The Spark North Texas investment platform has been funded by a U.S. Economic Development Association (EDA) SPRINT Challenge grant of $950,000 that seeks to help North Texas recover from the pandemic through health, safety, or economic solutions. The platform’s matchmaking algorithm will connect both for-profit and nonprofit applicants with funding and recommend projects to investors and donors based on the criteria they have included in their profiles. In addition, investors and donors will have the ability to search the entire database or filter opportunities based on specified search parameters.
While you and/or your business/project do not have to be in North Texas, the proposed solution must positively impact the pandemic recovery of the North Texas region.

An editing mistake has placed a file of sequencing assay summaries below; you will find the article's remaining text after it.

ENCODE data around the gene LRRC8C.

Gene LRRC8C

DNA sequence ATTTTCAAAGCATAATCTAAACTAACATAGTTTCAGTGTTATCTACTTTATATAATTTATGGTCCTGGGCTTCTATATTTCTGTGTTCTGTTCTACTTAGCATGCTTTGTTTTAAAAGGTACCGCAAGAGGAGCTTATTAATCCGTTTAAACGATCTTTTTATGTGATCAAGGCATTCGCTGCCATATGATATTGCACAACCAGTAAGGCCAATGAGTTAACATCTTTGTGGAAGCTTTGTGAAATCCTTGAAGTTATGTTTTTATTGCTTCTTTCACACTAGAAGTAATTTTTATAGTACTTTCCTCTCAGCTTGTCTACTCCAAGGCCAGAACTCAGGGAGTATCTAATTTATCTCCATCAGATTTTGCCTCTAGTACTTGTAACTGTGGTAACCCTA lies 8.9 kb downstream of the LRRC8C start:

The Spark North Texas platform is now open to applicants.
A 1031 Exchange is a type of real estate transaction that enables an investor to swap one
property with another of a similar use while deferring capital gains taxes. It is sometimes known as a “like
An accredited investor is essentially one who has sufficient net worth or income to withstand investing in speculative or risky investments. The SEC defines an accredited investor in the context of a natural person as anyone with earned income of $200,000 (or $300,000 together with a spouse or spousal equivalent) in each of the prior two years and reasonable expectation of the same income level in the current year. These individuals or entities can make investments in non-registered transactions because they are presumed to have greater knowledge or financial ability to accept losses.